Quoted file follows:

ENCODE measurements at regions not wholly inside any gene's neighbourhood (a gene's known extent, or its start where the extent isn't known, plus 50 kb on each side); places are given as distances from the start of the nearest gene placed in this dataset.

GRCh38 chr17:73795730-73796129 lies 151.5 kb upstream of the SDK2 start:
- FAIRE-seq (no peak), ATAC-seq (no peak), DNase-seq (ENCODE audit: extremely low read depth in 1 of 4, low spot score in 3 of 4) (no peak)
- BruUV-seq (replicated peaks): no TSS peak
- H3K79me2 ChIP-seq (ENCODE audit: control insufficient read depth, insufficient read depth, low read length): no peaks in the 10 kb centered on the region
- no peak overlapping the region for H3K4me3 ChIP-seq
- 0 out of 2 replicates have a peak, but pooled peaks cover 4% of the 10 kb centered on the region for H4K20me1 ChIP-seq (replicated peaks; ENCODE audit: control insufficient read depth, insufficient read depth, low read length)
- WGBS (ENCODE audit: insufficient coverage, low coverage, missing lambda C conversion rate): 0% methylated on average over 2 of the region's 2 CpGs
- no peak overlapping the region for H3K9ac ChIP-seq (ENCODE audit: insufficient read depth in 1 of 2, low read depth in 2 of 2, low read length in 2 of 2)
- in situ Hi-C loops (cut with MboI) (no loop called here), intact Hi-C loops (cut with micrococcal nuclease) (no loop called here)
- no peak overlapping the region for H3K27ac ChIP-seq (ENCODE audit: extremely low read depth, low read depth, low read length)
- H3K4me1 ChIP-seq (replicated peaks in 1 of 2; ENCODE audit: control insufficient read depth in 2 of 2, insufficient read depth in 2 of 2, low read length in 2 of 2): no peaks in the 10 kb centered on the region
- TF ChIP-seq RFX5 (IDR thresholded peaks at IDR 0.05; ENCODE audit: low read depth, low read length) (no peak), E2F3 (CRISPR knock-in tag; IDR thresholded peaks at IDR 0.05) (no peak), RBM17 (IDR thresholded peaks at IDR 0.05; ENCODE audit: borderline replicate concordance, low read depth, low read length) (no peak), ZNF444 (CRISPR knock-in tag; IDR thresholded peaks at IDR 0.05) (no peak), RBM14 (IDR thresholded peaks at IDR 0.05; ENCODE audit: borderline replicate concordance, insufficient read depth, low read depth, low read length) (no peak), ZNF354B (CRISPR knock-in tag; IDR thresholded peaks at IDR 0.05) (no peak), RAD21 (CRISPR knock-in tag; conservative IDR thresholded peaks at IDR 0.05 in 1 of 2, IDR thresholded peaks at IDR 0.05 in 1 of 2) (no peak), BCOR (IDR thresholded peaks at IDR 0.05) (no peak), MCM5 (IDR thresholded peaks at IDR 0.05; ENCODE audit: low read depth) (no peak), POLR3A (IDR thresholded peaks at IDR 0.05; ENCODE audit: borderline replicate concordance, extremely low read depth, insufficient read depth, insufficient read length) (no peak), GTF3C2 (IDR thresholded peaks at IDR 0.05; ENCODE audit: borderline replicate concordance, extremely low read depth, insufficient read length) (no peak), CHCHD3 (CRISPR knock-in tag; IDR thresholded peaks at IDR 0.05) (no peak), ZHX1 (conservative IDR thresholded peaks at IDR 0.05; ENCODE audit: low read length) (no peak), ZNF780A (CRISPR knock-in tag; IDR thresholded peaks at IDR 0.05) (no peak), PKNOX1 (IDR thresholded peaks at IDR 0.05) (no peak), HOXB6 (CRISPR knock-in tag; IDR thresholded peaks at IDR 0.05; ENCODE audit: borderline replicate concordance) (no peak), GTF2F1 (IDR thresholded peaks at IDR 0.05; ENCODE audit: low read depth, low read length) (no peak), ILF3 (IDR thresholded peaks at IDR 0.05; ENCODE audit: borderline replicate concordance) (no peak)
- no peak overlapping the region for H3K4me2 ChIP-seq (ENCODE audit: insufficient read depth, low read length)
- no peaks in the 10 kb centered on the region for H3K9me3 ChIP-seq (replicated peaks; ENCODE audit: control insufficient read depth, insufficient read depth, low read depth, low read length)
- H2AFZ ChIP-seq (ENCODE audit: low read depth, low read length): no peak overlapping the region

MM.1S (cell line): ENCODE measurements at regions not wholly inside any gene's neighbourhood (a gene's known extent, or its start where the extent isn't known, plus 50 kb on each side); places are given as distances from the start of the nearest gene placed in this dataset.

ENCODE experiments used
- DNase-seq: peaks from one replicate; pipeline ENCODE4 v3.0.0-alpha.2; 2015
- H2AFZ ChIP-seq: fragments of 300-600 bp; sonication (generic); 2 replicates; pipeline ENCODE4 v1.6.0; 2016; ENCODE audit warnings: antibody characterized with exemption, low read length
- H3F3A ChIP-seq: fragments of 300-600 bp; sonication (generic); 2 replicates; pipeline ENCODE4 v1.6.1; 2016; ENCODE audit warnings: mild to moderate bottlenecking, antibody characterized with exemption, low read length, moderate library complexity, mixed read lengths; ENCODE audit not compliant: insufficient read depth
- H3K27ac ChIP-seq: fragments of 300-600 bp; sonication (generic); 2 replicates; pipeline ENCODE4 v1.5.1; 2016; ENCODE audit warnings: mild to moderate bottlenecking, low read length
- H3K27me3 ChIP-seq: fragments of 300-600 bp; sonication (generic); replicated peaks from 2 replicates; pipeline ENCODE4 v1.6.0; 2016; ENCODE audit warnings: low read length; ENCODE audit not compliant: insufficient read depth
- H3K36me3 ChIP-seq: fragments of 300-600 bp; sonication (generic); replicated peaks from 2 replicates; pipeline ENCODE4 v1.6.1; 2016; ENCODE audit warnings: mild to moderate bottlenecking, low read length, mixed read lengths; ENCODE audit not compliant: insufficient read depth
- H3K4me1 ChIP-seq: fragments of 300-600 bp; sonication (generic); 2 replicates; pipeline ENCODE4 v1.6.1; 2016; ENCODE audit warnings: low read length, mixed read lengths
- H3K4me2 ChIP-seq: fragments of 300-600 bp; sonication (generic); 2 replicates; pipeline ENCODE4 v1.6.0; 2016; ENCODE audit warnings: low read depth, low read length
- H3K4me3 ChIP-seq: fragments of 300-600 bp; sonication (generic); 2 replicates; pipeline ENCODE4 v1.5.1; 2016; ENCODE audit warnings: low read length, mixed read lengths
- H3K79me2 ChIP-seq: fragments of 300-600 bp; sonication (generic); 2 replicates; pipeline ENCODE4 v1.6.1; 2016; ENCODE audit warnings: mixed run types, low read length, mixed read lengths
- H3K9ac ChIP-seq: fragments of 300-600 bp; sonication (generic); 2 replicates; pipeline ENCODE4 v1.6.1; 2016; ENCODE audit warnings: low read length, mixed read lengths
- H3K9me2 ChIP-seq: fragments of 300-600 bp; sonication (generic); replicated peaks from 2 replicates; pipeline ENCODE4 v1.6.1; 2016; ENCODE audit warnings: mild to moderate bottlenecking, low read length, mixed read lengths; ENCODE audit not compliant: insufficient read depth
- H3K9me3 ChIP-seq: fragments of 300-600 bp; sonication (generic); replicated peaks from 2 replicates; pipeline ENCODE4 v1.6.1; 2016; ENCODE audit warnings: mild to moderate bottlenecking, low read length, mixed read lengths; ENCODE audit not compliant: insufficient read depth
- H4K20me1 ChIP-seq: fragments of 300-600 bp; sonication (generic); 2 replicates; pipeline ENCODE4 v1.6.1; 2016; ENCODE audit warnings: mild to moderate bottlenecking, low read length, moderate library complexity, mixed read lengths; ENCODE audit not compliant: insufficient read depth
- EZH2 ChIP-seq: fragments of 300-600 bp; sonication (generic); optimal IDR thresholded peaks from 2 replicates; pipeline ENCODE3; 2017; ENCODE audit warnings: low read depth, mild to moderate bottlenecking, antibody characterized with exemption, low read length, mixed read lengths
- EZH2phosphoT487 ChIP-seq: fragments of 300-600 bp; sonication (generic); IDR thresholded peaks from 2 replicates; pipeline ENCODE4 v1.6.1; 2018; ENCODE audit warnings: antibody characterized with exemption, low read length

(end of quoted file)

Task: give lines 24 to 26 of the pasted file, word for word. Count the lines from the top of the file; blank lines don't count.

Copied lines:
- H3K36me3 ChIP-seq: fragments of 300-600 bp; sonication (generic); replicated peaks from 2 replicates; pipeline ENCODE4 v1.6.1; 2016; ENCODE audit warnings: mild to moderate bottlenecking, low read length, mixed read lengths; ENCODE audit not compliant: insufficient read depth
- H3K4me1 ChIP-seq: fragments of 300-600 bp; sonication (generic); 2 replicates; pipeline ENCODE4 v1.6.1; 2016; ENCODE audit warnings: low read length, mixed read lengths
- H3K4me2 ChIP-seq: fragments of 300-600 bp; sonication (generic); 2 replicates; pipeline ENCODE4 v1.6.0; 2016; ENCODE audit warnings: low read depth, low read length